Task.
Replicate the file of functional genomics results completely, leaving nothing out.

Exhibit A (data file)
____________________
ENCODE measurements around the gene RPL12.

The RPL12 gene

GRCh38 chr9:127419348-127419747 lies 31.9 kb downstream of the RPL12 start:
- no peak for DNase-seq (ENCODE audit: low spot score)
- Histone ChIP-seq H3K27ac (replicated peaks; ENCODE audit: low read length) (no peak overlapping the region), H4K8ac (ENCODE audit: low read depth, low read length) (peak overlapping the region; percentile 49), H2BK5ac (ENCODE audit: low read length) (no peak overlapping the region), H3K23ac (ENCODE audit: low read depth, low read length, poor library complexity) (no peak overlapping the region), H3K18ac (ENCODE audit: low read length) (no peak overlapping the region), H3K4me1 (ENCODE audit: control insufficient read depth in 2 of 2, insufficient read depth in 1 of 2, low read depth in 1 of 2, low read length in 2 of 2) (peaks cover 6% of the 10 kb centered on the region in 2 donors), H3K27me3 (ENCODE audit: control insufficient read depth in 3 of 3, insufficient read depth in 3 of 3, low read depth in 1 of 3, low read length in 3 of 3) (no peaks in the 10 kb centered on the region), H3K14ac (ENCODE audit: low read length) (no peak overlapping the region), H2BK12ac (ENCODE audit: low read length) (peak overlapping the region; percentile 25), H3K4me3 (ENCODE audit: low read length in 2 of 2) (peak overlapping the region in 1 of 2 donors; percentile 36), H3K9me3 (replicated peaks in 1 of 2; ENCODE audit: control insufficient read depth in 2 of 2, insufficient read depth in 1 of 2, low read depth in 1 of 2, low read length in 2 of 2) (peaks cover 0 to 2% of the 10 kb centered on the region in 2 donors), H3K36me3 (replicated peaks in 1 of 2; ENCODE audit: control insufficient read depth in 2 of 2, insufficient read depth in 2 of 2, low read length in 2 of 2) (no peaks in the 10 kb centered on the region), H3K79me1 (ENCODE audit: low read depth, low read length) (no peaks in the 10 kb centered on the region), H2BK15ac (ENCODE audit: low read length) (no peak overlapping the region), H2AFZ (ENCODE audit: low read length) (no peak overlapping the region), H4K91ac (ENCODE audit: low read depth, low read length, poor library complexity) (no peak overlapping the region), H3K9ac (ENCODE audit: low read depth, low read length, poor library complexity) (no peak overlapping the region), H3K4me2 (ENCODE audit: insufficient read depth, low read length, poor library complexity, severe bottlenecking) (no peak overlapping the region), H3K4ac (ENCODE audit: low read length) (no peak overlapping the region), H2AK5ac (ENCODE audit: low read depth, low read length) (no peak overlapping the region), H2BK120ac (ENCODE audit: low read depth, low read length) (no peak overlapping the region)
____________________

ENCODE measurements around the gene RPL12.

The RPL12 gene

GRCh38 chr9:127419348-127419747 lies 31.9 kb downstream of the RPL12 start:
- no peak for DNase-seq (ENCODE audit: low spot score)
- Histone ChIP-seq H3K27ac (replicated peaks; ENCODE audit: low read length) (no peak overlapping the region), H4K8ac (ENCODE audit: low read depth, low read length) (peak overlapping the region; percentile 49), H2BK5ac (ENCODE audit: low read length) (no peak overlapping the region), H3K23ac (ENCODE audit: low read depth, low read length, poor library complexity) (no peak overlapping the region), H3K18ac (ENCODE audit: low read length) (no peak overlapping the region), H3K4me1 (ENCODE audit: control insufficient read depth in 2 of 2, insufficient read depth in 1 of 2, low read depth in 1 of 2, low read length in 2 of 2) (peaks cover 6% of the 10 kb centered on the region in 2 donors), H3K27me3 (ENCODE audit: control insufficient read depth in 3 of 3, insufficient read depth in 3 of 3, low read depth in 1 of 3, low read length in 3 of 3) (no peaks in the 10 kb centered on the region), H3K14ac (ENCODE audit: low read length) (no peak overlapping the region), H2BK12ac (ENCODE audit: low read length) (peak overlapping the region; percentile 25), H3K4me3 (ENCODE audit: low read length in 2 of 2) (peak overlapping the region in 1 of 2 donors; percentile 36), H3K9me3 (replicated peaks in 1 of 2; ENCODE audit: control insufficient read depth in 2 of 2, insufficient read depth in 1 of 2, low read depth in 1 of 2, low read length in 2 of 2) (peaks cover 0 to 2% of the 10 kb centered on the region in 2 donors), H3K36me3 (replicated peaks in 1 of 2; ENCODE audit: control insufficient read depth in 2 of 2, insufficient read depth in 2 of 2, low read length in 2 of 2) (no peaks in the 10 kb centered on the region), H3K79me1 (ENCODE audit: low read depth, low read length) (no peaks in the 10 kb centered on the region), H2BK15ac (ENCODE audit: low read length) (no peak overlapping the region), H2AFZ (ENCODE audit: low read length) (no peak overlapping the region), H4K91ac (ENCODE audit: low read depth, low read length, poor library complexity) (no peak overlapping the region), H3K9ac (ENCODE audit: low read depth, low read length, poor library complexity) (no peak overlapping the region), H3K4me2 (ENCODE audit: insufficient read depth, low read length, poor library complexity, severe bottlenecking) (no peak overlapping the region), H3K4ac (ENCODE audit: low read length) (no peak overlapping the region), H2AK5ac (ENCODE audit: low read depth, low read length) (no peak overlapping the region), H2BK120ac (ENCODE audit: low read depth, low read length) (no peak overlapping the region)